Background: Left ventricular (LV) thrombus is a frequent and potentially dangerous complication of ischemic heart disease (IHD). We evaluated the clinical, imaging, and pathology characteristics of confirmed LV thrombus and compared the diagnostic value of contrast-enhanced magnetic resonance imaging (MRI) with transthoracic (TTE) and transesophageal echocardiography (TEE) for the diagnosis of LV thrombi.
Methods: Between November 1997 and December 2003, 361 patients with IHD had surgical and/or pathological confirmation of presence or absence of LV thrombus. Clinical information and preoperative imaging study reports were retrospectively reviewed regarding detection of thrombus. Comparisons were made between clinical and imaging characteristics of patients with and without confirmed thrombus.
Results: Left ventricular thrombus was present in 106 (29%) of 361 patients in this study. Patients with thrombus had a higher incidence of recent embolic events (6.1% vs 0.8%, P < .005). In 160 patients with all 3 imaging modalities performed within 30 days of surgical or pathological confirmation, contrast-enhanced MRI showed the highest sensitivity and specificity (88% +/- 9% and 99% +/- 2%, respectively) compared with TTE (23% +/- 12% and 96% +/- 3.6%, respectively) and TEE (40% +/- 14% and 96% +/- 3.6%, respectively) for thrombus detection.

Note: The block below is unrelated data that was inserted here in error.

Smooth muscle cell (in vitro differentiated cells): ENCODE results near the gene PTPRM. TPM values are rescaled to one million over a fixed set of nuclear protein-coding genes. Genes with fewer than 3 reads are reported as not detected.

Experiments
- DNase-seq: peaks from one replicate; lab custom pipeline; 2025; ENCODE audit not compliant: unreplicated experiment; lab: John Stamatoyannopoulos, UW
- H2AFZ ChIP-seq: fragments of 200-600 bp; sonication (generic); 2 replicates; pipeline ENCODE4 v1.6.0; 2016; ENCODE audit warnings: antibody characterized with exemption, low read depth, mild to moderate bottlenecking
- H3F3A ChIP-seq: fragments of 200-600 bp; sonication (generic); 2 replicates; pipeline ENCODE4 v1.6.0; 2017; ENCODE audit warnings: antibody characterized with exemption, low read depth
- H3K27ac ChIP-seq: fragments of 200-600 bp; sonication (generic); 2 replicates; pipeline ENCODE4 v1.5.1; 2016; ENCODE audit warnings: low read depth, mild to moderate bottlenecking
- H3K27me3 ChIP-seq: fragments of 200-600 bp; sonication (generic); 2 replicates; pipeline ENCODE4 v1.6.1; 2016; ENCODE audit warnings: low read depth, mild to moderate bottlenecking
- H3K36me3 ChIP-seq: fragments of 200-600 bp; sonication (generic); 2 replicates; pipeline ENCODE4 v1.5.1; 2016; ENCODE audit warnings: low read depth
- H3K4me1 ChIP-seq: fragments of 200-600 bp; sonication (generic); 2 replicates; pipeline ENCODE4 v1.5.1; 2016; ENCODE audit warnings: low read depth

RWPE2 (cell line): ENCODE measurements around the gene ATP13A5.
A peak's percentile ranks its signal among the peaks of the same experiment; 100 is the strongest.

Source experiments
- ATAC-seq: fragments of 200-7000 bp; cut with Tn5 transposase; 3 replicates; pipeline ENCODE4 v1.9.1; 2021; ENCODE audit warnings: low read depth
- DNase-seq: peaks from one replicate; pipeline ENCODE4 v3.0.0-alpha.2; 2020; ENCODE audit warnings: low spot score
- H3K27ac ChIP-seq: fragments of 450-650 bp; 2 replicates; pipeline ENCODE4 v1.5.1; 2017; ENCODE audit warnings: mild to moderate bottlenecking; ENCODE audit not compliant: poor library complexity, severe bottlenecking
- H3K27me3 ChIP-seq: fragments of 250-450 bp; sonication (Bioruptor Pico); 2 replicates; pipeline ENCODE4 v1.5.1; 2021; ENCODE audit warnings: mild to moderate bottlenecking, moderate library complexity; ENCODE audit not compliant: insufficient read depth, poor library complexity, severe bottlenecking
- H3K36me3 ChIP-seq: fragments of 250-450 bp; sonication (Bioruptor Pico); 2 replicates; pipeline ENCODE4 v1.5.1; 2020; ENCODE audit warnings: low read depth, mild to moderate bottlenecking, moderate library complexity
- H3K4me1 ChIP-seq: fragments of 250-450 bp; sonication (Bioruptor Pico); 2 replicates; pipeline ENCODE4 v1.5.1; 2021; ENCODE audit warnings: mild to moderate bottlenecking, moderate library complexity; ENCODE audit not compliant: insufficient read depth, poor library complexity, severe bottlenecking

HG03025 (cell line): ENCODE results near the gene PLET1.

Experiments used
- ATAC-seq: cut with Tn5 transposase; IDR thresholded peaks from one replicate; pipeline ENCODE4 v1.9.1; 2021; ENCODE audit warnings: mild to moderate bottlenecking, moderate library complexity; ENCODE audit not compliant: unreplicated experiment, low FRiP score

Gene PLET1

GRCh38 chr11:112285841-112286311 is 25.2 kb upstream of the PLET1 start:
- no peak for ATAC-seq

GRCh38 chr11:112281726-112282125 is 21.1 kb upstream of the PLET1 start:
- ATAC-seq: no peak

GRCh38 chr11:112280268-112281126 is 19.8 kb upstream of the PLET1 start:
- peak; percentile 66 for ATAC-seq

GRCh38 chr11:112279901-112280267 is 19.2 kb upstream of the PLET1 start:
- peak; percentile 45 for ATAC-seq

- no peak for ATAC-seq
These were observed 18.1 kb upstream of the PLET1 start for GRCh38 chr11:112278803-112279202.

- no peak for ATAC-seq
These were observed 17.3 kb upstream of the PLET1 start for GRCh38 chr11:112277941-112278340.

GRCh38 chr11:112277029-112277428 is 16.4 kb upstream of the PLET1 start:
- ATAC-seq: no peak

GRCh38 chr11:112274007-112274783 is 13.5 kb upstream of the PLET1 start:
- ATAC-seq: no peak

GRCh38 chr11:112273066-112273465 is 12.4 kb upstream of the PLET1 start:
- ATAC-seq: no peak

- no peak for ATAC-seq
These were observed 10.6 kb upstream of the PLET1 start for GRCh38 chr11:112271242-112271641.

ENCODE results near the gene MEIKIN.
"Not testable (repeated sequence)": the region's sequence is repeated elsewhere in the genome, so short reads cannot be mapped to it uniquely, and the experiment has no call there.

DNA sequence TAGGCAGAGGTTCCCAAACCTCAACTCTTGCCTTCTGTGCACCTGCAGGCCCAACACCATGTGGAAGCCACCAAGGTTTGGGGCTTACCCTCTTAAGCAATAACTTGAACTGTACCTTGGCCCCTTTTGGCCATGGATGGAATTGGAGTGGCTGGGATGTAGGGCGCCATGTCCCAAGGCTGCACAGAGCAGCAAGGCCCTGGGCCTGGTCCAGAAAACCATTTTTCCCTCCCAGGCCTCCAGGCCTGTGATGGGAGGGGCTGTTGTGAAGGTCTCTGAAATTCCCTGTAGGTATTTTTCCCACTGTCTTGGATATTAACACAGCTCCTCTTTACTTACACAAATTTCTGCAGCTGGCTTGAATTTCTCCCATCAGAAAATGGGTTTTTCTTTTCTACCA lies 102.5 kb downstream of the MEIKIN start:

Conclusions: Left ventricular thrombus occurs frequently in patients with IHD and is associated with risk of systemic embolization. Contrast-enhanced MRI provided the highest sensitivity and specificity for LV thrombus when compared to TTE and TEE, and should be considered in the care of patients at high risk of LV thrombus formation.